It's crucial for Floridians and those living in tropical storm areas alike to know the difference between two important weather labels: watches and warnings.
But not only are their hurricane watches and warnings, there are also tropical storm watches and warnings. These four unique terms are often confused, and in this post, we’re demystifying the definitions.
Here is the difference between these weather terms and what you can do to prepare for each:
What is a Hurricane Watch?
According to the National Hurricane Center, a hurricane watch is an announcement that hurricane conditions (sustained winds of 74 mph or higher) are possible within the specified area.
What to Do When a Hurricane Watch is Announced
When a watch of any kind is issued it means you should gather information about the specific threat and prepare. It’s not a course for immediate action— instead, as the name implies, it means that the weather center is watching to see how the storm evolves before recommending any immediate moves.
Preparation activities can be hard to execute once winds get to tropical storm force, therefore watches are generally issued anywhere from 36 to 48 hours in advance of the coming tropical-storm force winds, according to the National Oceanic and Atmospheric Administration (NOAA).
During any type of hurricane watch, hurricane or tropical storm, you'll want to get your home ready for possible evacuation in case a tropical storm or hurricane warning follows shortly. You'll want to be listening to a radio or TV station that is reporting the weather to be informed of the possible impending hurricane warning; you'll then need to take action.
What is a Tropical Storm Watch?
This is similar to a hurricane watch, in that it implies concern about impending weather conditions. The difference is, a tropical storm watch warns that tropical storm conditions (sustained winds of 39 to 73 mph) are possible within the specified coastal area within 48 hours, according to NOAA.
The key differentiator is that a tropical storm watch means tropical storm conditions are possible (winds between 39-73 mph), which is generally less severe than hurricane conditions (winds of 74mph or higher).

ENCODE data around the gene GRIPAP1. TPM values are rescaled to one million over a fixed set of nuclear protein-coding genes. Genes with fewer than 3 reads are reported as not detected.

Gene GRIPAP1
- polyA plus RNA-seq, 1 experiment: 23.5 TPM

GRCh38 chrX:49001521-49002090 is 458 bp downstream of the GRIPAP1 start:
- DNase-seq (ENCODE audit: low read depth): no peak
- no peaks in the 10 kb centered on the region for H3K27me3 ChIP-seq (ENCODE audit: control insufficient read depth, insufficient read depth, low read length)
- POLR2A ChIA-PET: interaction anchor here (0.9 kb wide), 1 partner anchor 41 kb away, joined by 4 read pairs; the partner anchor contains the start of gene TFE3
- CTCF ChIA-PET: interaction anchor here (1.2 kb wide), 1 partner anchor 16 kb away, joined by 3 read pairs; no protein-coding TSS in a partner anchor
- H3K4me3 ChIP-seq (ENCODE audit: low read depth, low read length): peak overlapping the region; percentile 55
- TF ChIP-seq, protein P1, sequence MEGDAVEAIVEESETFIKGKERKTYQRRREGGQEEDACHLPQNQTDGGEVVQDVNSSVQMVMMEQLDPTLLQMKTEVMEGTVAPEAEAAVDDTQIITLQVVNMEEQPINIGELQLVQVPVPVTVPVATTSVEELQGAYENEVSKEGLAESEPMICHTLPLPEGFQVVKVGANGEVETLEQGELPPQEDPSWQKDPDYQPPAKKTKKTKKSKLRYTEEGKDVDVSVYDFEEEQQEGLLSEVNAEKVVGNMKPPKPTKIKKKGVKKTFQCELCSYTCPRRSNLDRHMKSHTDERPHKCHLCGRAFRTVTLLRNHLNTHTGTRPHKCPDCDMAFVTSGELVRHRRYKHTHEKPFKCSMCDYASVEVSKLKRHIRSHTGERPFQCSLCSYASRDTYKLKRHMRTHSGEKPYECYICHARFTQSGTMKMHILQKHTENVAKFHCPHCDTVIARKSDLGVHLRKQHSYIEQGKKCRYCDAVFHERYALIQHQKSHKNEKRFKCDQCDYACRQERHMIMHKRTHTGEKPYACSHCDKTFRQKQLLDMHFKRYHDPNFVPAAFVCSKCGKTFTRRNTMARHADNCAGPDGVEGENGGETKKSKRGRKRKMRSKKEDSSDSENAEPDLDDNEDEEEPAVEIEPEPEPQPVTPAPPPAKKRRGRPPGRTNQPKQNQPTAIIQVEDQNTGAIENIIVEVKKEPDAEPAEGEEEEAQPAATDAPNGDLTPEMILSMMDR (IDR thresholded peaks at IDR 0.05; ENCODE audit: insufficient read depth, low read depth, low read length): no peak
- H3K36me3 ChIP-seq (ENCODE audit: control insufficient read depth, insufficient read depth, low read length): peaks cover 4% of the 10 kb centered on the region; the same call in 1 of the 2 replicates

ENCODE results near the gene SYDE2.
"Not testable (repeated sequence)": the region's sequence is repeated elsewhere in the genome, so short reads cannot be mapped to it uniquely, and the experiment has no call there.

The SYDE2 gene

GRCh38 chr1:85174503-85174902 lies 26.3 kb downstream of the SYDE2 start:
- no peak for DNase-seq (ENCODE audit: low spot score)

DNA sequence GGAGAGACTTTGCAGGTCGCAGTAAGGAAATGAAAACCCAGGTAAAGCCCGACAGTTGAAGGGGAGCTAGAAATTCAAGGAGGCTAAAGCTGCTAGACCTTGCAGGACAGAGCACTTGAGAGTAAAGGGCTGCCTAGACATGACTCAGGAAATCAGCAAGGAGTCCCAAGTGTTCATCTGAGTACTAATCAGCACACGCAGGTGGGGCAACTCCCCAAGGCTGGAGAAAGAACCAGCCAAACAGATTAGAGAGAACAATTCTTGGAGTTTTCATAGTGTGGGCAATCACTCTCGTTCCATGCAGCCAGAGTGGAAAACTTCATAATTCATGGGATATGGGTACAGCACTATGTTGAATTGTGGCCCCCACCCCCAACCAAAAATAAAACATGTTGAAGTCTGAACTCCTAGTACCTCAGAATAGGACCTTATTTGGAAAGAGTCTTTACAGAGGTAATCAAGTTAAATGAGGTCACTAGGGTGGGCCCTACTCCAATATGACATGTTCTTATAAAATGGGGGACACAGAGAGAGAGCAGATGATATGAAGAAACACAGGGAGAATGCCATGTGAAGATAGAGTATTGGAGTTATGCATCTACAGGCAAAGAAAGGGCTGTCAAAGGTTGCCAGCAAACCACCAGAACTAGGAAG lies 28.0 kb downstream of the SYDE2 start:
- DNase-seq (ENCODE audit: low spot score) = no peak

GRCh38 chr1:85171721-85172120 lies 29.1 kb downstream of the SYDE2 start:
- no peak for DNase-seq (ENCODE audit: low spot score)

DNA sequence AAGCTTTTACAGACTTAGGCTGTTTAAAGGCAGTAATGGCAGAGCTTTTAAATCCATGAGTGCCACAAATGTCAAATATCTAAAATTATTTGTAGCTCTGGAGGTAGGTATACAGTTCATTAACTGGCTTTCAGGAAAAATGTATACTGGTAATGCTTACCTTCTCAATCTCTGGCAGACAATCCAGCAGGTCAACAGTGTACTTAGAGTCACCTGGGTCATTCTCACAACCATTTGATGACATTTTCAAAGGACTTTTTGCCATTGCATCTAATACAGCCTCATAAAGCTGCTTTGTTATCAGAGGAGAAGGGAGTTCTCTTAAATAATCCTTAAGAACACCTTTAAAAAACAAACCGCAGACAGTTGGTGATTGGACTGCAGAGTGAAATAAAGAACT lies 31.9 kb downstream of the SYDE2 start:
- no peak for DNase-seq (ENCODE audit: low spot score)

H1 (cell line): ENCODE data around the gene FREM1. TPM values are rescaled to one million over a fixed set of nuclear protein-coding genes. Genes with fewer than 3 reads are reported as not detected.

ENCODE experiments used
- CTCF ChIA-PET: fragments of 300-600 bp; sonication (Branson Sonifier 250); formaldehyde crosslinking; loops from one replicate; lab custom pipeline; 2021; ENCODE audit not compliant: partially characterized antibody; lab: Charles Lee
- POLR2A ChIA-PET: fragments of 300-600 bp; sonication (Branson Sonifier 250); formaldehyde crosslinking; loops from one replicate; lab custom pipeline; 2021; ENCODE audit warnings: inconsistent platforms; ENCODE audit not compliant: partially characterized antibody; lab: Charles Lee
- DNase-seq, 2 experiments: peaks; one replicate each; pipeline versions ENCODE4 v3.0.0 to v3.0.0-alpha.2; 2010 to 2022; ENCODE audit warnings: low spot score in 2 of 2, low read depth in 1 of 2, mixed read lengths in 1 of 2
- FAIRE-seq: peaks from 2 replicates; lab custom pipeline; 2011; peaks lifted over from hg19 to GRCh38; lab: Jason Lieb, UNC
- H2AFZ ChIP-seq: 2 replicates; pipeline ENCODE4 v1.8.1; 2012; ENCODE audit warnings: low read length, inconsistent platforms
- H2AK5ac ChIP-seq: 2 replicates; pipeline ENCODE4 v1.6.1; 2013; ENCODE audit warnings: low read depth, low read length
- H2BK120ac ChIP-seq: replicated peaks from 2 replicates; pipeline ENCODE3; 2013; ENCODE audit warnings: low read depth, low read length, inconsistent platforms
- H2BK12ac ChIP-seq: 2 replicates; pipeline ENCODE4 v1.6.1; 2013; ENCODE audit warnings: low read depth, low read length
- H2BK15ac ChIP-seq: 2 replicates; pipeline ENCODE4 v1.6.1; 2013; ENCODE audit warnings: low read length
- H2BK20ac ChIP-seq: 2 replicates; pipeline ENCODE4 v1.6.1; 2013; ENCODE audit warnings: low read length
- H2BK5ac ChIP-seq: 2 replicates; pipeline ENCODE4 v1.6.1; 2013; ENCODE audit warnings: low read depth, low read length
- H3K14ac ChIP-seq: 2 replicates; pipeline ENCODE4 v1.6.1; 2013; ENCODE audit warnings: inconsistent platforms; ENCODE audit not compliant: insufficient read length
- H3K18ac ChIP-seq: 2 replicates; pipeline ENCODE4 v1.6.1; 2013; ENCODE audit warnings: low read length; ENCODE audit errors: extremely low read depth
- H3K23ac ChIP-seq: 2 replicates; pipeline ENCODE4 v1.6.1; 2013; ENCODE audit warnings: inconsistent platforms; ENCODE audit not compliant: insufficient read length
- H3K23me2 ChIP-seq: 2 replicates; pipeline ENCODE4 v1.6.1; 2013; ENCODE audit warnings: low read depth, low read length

What to Do When a Tropical Storm Watch is Announced
Tropical storms are generally less violent and more commonly experienced in Florida than a hurricane, so just keep your eyes and ears on the weather channel for updates to see if the watch changes to a warning.
What is a Hurricane Warning?
A warning means a weather hazard is approaching and that hurricane conditions (sustained winds of 74 mph or higher) are expected somewhere within the specified coastal area.
During a warning, The National Weather Service is certain of the storm's landfall. It means that the weather event is happening or it is about to happen at any moment.
What to Do When a Hurricane Warning is Announced
A warning is synonymous with taking action. You'll want to follow your emergency plan and head to safety immediately.
Hurricane warnings are urgent. In the event of a warning, it is crucial to listen to your local authorities and follow their evacuation recommendations. If you live in an evacuation area, it's a good idea to have a local hurricane shelter in mind to go to when a warning is issued.
Hurricane warnings are rated by the wind speed and intensity of the approaching weather conditions. Read about the difference between Category 1-5 hurricanes to know exactly how to prepare when one strikes here.
What is a Tropical Storm Warning?
A tropical storm warning also means that a tropical storm is no longer simply possible and being watched— it’s coming.
According to NOAA, this announcement means tropical storm conditions (sustained winds of 39 to 73 mph) are expected somewhere within the specified coastal area within 36 hours.
What to Do When a Tropical Storm Warning is Announced
Depending on the severity of the winds, your course of action will vary. As with a hurricane warning, we recommend listening to your local weather channel’s recommendations and acting as quickly as possible.
Other Hurricane Terminology
There are a few different location terms (landfall, storm surge, etc.), varying parts of a storm (the eye, the eye wall, etc.) and formation terms (wind shears, barometric pressure, etc.) that are also helpful to learn about.
Check out our 101 Guide to Hurricane Terminology to understand what these mean.
Prepare with our Hurricane Guide!
Are you new to living in Florida or a first-time homeowner in the sunshine state? Our coastal region is frequently hit with tropical storms and hurricanes, so it’s smart to always be prepared.
Download our free Hurricane Guide for storm prep tips, including what to protect your windows, inside your home, and more.